Kelley Donahue’s painted, large-scale ceramic pieces at T + H Gallery aren’t shaped like totems, but they have a totemic quality, layering and knotting images rather than stacking them. Donahue fleetly shifts from 2-D to 3-D, which imbues her figures with an oddly magical quality. She alternates between ancient and contemporary in a similar way.

“Yes to the Serpent” features an image of the Egyptian goddess Wadjet, with a snakelike body and magnificent wings, rising from a tree of life in pastel tones contoured in black. On Wadjet’s opposite side, Donahue portrays a friend as if she were a goddess.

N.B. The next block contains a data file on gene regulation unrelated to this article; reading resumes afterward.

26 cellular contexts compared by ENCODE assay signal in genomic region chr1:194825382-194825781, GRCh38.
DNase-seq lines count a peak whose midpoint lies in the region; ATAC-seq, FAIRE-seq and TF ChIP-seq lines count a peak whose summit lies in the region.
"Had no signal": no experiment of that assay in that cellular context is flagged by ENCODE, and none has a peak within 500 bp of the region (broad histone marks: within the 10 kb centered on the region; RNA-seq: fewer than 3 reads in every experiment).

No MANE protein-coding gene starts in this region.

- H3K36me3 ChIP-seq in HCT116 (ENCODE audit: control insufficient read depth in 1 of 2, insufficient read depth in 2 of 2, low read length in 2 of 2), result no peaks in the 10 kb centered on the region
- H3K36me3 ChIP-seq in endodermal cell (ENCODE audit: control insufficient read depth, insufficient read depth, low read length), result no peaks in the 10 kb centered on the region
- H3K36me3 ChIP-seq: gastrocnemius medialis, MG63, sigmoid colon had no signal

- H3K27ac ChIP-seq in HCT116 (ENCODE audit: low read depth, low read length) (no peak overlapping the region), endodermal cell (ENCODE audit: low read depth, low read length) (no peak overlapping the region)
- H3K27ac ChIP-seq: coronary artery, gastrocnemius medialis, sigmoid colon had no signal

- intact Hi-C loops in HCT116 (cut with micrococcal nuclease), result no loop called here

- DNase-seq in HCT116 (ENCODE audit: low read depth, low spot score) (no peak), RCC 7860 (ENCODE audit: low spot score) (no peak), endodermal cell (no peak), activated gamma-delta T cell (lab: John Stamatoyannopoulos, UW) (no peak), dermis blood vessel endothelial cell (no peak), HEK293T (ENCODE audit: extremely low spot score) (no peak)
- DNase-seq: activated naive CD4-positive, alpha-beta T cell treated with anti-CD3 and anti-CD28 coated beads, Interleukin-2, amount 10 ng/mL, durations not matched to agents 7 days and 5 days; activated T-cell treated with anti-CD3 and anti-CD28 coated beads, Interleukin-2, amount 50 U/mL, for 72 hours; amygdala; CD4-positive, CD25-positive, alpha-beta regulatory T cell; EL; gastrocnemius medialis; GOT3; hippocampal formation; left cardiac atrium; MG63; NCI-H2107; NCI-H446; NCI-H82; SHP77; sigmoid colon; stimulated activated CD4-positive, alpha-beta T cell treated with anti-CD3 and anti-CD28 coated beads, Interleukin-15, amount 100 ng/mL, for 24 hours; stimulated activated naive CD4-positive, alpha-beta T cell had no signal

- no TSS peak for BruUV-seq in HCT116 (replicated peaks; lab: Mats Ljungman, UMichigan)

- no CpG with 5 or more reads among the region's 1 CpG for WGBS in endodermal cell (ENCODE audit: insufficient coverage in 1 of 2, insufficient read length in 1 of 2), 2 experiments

The works are dense with imagery, and Donahue’s technique is strong, but they try too hard to express transcendence, and ignore the roles grit and darkness play in achieving it.

A more abstract piece offers more possibility. “Wading Through the Depths of What We Always Thought We Knew (thank you for collecting shells with me),” a round carpet of mussel-shell-like bits of clay, appears to shift as you walk around: It’s smooth and fluid at your feet, spiky on the opposite side. Here mystery arises straightforwardly from texture, while the other works explain mystery too much, and don’t trust it enough.